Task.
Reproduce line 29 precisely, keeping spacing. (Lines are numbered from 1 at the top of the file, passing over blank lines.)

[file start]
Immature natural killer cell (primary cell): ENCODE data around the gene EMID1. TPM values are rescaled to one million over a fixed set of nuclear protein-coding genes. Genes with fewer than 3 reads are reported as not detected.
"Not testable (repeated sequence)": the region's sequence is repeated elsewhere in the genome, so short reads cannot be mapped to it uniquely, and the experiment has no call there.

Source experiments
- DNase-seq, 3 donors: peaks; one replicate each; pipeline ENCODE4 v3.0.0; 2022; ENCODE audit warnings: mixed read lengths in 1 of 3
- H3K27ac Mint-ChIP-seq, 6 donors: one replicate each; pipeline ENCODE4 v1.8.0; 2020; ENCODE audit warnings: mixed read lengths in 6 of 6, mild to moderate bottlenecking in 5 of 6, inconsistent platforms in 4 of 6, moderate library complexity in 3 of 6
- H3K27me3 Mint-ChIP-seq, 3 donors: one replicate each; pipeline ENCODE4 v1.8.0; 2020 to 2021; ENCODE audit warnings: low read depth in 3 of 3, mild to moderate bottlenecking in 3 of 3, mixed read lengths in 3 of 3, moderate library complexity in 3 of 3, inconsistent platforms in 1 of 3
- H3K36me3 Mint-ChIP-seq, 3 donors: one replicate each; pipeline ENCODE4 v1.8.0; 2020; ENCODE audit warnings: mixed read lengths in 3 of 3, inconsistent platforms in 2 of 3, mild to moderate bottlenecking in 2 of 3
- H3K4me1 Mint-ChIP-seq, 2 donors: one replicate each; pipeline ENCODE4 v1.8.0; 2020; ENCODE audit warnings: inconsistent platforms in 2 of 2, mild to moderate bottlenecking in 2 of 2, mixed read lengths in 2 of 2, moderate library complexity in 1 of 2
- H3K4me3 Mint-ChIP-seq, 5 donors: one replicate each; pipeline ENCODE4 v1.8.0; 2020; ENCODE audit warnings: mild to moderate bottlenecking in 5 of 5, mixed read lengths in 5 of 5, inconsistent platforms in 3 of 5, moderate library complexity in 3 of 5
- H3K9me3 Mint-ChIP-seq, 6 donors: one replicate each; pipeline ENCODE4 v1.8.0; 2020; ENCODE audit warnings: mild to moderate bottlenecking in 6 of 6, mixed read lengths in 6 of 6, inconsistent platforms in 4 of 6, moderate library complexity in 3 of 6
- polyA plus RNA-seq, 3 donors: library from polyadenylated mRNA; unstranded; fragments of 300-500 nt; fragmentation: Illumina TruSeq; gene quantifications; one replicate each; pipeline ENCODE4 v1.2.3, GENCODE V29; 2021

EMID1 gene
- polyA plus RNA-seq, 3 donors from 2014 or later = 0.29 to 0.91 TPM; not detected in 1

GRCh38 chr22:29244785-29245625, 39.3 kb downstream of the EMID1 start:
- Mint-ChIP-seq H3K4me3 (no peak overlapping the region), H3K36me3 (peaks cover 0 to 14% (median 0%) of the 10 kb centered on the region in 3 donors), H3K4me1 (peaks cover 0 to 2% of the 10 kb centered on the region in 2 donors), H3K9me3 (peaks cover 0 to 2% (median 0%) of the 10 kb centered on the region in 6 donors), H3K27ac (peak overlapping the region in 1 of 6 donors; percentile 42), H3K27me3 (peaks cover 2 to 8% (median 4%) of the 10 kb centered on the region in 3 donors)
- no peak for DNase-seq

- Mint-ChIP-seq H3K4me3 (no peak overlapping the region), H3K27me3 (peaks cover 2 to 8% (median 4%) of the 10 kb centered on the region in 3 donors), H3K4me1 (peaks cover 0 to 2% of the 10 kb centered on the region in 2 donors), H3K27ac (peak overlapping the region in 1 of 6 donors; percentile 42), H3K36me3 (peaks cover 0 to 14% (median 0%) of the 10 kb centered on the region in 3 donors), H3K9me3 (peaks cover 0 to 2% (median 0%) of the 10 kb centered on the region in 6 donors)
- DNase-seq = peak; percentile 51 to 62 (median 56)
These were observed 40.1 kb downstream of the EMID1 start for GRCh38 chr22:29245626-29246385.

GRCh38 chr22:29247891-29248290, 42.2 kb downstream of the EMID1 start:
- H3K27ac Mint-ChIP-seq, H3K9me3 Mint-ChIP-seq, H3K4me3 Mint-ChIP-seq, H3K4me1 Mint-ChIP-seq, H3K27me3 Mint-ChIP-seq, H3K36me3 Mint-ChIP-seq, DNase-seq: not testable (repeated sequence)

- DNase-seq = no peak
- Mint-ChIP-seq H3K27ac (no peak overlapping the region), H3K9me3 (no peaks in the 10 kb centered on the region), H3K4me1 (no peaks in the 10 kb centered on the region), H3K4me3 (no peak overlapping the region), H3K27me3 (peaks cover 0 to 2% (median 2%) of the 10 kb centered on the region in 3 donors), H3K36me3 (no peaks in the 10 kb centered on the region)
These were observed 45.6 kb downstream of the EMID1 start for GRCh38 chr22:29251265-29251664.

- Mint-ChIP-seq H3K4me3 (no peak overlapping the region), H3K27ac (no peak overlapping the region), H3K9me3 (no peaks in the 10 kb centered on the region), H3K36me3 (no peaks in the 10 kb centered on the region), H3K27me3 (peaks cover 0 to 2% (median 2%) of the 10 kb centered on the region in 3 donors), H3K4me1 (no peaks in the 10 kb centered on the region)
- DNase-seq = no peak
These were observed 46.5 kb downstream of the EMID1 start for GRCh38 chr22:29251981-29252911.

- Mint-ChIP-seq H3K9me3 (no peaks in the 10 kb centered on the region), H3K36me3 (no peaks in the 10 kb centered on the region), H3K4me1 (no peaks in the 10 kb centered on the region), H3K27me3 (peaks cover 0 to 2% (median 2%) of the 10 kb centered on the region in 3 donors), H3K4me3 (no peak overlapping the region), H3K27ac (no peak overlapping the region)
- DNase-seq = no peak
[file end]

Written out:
- DNase-seq = no peak